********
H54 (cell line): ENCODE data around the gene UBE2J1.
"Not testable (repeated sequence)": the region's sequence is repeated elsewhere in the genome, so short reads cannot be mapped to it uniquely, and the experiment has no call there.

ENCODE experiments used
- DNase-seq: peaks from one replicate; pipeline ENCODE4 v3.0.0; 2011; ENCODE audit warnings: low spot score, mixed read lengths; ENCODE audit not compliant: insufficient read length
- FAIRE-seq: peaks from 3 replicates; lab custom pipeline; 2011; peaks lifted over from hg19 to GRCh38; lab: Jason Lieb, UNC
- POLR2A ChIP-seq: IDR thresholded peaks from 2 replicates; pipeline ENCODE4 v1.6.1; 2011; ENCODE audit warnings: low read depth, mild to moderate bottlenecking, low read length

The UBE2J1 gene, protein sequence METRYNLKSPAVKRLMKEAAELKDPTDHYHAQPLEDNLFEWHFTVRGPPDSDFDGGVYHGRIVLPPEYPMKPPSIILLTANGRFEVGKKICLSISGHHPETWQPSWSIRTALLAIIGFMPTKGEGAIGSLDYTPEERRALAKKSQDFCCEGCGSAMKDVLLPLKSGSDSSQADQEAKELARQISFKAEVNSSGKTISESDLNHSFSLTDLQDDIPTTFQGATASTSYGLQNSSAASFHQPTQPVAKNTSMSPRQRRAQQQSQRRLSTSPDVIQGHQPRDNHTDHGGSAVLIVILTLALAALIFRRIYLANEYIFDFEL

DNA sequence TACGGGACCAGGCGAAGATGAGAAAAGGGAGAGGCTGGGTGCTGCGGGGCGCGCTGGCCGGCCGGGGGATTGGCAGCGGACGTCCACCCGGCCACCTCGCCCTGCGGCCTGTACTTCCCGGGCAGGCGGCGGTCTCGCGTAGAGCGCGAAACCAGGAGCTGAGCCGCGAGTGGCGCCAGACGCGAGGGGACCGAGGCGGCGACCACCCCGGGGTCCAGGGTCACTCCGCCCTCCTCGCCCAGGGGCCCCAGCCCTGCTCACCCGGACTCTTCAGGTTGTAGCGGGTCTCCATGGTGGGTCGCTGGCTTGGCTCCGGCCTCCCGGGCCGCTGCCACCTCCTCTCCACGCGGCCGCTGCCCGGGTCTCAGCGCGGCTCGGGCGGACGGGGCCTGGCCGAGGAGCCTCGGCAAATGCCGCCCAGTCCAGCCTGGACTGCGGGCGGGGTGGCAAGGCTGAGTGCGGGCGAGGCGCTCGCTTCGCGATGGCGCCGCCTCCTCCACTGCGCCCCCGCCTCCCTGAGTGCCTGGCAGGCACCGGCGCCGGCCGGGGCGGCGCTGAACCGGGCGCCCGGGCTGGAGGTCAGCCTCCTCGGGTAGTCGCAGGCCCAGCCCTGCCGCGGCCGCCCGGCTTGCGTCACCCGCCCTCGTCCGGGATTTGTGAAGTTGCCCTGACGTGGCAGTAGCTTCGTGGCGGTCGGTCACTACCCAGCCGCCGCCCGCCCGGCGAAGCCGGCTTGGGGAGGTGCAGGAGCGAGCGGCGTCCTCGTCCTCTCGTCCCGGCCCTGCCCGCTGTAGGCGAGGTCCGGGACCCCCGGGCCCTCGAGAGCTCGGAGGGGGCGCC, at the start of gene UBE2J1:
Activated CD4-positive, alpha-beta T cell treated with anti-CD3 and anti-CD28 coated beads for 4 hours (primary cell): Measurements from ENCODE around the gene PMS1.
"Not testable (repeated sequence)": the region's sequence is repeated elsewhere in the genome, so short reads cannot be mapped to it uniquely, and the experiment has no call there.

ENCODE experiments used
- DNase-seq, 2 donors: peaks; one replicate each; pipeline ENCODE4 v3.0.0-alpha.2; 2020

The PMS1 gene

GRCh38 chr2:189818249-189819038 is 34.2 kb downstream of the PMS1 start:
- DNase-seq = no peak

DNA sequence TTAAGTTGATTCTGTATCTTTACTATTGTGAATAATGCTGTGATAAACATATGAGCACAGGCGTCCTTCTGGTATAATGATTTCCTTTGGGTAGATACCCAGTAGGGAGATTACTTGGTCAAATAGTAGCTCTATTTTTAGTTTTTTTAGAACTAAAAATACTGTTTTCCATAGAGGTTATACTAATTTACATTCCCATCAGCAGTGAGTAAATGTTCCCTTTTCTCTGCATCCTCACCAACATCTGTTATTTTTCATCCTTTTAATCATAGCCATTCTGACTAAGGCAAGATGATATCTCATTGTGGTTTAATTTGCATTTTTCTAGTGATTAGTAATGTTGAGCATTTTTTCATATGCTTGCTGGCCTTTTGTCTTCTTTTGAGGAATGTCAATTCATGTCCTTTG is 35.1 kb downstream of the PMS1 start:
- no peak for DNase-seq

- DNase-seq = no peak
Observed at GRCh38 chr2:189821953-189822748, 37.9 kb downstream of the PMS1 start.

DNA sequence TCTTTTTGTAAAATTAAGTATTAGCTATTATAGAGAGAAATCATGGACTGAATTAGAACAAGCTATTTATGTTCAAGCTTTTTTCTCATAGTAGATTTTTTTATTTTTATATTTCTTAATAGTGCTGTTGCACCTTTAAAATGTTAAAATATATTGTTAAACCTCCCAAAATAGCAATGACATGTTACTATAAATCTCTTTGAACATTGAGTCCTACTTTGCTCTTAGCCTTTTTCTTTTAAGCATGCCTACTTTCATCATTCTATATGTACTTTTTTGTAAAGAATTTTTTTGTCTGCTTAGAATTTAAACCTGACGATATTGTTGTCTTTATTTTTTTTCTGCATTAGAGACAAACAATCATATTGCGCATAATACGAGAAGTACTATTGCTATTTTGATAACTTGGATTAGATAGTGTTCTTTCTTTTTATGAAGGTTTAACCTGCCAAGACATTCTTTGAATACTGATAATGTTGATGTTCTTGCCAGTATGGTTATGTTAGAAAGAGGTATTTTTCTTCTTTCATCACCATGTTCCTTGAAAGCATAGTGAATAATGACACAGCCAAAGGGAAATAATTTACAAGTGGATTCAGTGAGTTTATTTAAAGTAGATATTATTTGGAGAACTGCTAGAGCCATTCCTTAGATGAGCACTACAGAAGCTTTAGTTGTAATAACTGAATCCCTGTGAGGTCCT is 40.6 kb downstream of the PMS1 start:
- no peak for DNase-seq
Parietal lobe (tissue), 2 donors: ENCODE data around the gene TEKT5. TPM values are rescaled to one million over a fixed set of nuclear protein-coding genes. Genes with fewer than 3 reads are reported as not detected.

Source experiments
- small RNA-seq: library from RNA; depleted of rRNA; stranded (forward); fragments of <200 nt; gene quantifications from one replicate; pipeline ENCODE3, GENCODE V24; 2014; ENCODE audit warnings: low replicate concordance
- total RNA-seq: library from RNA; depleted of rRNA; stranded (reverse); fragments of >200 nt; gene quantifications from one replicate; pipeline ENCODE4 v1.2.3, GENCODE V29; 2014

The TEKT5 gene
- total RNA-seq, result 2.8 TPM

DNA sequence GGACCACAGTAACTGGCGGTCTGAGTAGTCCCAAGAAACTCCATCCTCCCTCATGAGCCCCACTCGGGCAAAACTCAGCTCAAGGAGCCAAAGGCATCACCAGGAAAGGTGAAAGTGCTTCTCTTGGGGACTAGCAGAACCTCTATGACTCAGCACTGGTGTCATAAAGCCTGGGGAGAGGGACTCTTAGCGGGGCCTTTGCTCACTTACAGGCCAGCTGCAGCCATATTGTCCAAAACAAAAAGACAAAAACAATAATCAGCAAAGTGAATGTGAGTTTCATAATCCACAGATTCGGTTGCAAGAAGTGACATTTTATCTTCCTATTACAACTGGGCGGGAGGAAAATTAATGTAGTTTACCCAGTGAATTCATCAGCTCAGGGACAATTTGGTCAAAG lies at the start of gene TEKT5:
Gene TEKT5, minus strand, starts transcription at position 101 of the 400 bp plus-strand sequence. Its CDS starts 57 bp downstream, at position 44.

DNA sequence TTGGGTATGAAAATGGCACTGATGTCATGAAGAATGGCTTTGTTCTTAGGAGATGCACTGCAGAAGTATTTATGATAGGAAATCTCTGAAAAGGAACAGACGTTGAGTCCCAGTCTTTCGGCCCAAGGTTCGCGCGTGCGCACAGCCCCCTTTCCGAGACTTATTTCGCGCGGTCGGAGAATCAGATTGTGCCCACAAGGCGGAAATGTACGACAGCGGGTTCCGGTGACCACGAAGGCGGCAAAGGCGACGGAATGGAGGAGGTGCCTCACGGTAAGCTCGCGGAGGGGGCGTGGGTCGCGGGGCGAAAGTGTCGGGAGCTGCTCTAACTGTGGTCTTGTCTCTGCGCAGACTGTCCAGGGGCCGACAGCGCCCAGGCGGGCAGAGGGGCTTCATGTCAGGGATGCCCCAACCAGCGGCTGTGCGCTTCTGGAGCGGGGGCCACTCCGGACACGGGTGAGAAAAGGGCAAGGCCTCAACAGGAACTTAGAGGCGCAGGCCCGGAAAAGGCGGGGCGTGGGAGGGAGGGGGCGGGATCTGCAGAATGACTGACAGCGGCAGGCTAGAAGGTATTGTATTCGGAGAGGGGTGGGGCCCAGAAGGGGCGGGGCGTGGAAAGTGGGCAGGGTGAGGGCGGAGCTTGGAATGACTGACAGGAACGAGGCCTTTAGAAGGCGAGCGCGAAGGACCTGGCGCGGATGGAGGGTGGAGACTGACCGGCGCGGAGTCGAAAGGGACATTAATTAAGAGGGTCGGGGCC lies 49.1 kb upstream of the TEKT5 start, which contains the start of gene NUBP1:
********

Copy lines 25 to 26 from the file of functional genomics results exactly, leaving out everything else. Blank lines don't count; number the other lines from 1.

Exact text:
- total RNA-seq: library from RNA; depleted of rRNA; stranded (reverse); fragments of >200 nt; gene quantifications from one replicate; pipeline ENCODE4 v1.2.3, GENCODE V29; 2014

The TEKT5 gene